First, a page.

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Removing Mezuzos When The Lease Is Up
For Therein Was A Residence For The High Priest’
(Yoma 10a)

 

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Our daf discusses the absence of mezuzos in the entire Beis HaMikdash except for the Parhedrin chamber, which served as a dwelling for the Kohen Gadol. Even though other dwelling chambers in the Beth HaMikdash didn’t have mezuzos, the Parhedrin chamber did because of a special Rabbinic decree.

 

Removing Mezuzos

The Gemara (Bava Metzia 102a) states that if a person vacates a dwelling, he may not remove its mezuzos if the next resident or tenant is Jewish.

Tosafos offer two reasons why:

1) Harmful spirits (mazikin) enter a house without mezuzos; thus, by removing mezuzos one is inviting them in (Bava Metzia 101b, s.v. “Lo yitlenah veyeitzei”).

2) Mezuzos that are not on a doorpost are not being used for a mitzvah; thus, by removing them, one is stripping them of their purpose, which is forbidden.

Tosafos (Shabbos 22a s.v. “Rav”) makes a similar comment about removing tzitzis from a tallis. Once removed, the tzitzis are not serving their function.

The Gemara (Bava Metzia 102a) relates that a person once moved, took along his mezuzos, and eventually lost his wife and children.

 

Payment For Mezuzos

Many Rishonim do not clearly rule on whether a new tenant must pay for mezuzos left behind. The Ritva, for example, states that “he may have to pay.” The Beth Yosef (Yore De’ah 291) cites Rabbeinu Manoach’s opinion that “if the previous resident demands it, it is better to pay him, but we must not use coercion.”

The Rema rules that “if the previous tenant demands it, he should be paid.” Later poskim ask whether that means the departing tenant can demand payment through a beis din.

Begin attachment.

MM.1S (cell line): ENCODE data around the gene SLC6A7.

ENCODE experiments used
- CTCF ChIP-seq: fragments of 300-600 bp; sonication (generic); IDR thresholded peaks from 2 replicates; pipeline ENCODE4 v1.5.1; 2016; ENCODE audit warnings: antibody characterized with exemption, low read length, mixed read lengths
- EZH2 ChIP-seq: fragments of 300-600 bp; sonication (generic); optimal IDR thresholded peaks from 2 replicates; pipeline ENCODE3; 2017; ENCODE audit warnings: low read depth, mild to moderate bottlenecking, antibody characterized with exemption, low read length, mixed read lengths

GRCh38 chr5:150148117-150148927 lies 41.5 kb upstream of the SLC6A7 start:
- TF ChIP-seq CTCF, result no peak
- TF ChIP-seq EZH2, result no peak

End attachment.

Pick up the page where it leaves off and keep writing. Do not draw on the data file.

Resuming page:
The Bach (ibid.) explains why this matter is unclear. He says it depends on the two possible reasons why one may not remove mezuzos from a dwelling. If it’s because mazikin will invade the premises otherwise, the new resident must pay for the benefit of living in a protected home.

If, on the other hand, it’s because one shouldn’t strip a mezuzah of its purpose, there’s no reason for the new tenant to pay. He can say, “You left the mezuzos to fulfill your obligation; I owe you nothing” (see Perishah 291:2).

 

Where Being Affixed Elsewhere

The Ritva (Bava Metzia, ad loc.) quotes the She’iltos stating that a departing tenant is forbidden to remove his mezuzos if he doesn’t need them at his new premises. However, he may remove them to affix them elsewhere as they will continue to be used for a mitzvah.

According to the She’iltos, then, the reason for the prohibition has to do with stripping an object of its mitzvah purpose; had the reason been to repel mazikin, mezuzos would always have to stay where they are.

 

One Who Is Not Of Means

If removing mezuzos is forbidden because of mazikin, a vacating tenant may not take them down even if he can’t afford new ones. However, if it’s forbidden for the other reason, he may remove them if he intends to use them in his new premises.

Poskim (Birkei Yosef 291, s.k. 3; Pri Megadim, Orach Chayim 13; Mishbetzos Zahav s.k. 2; Da’as Kedoshim by the rav of Butczacz on Yoreh De’ah, Hilchos Mezuzah 291, s.k. 1) rule that if a person absolutely cannot afford new mezuzos, he may assume the second reason is the real reason and take his mezuzos with him.

(The Nimukei Yosef actually offers a third reason why one may not remove mezuzos: to avoid disturbing the presence of the Shechinah that dwells in premises graced by a mezuzah.)

 

Your Life Over His

According to a clever suggestion in Responsa VaYechi Yaakov (Y.D. 71), even if the reason for the prohibition is to repel mazikin, a departing tenant who can’t afford new mezuzos may take his old mezuzos with him. After all, he isn’t required to live without mezuzos to protect someone else (see Responsa Iggros Moshe, Y.D. 4:44; Responsa Minchas Yitzchak 9:106; Responsa Yabia Omer, Y.D. 3:18).

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Rabbi Yaakov Klass is chairman of the Presidium of the Rabbinical Alliance of America; rav of Congregation K’hal Bnei Matisyahu in Flatbush, Brooklyn; and Torah Editor of The Jewish Press. He can be contacted at yklass@jewishpress.com and Rabbi@igud.us.
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